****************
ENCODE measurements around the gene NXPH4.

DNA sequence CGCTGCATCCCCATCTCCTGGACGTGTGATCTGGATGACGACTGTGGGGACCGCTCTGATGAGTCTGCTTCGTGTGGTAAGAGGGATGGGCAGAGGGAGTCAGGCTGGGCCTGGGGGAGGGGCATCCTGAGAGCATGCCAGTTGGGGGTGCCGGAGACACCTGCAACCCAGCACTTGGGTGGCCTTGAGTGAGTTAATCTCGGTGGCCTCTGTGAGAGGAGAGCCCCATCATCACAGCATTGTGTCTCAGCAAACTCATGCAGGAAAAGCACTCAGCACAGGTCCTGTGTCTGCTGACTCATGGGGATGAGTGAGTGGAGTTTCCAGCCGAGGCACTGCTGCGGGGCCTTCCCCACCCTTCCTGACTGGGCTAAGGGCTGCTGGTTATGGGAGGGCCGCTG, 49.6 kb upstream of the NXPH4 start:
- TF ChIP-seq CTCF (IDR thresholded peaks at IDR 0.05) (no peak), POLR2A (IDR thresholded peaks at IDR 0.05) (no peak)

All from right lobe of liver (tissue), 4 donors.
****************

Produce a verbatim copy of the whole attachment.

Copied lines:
ENCODE measurements around the gene NXPH4.

DNA sequence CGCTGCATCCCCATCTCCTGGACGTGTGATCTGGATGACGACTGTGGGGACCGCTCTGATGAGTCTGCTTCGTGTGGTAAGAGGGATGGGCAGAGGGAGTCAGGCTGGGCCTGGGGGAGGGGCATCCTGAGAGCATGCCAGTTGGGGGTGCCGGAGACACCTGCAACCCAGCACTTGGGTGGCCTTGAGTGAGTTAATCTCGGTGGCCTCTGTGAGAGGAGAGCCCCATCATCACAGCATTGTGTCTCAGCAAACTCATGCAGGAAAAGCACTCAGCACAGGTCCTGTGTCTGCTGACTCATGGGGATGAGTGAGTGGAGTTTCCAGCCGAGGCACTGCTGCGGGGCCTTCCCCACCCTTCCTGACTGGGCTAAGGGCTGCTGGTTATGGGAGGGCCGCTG, 49.6 kb upstream of the NXPH4 start:
- TF ChIP-seq CTCF (IDR thresholded peaks at IDR 0.05) (no peak), POLR2A (IDR thresholded peaks at IDR 0.05) (no peak)

All from right lobe of liver (tissue), 4 donors.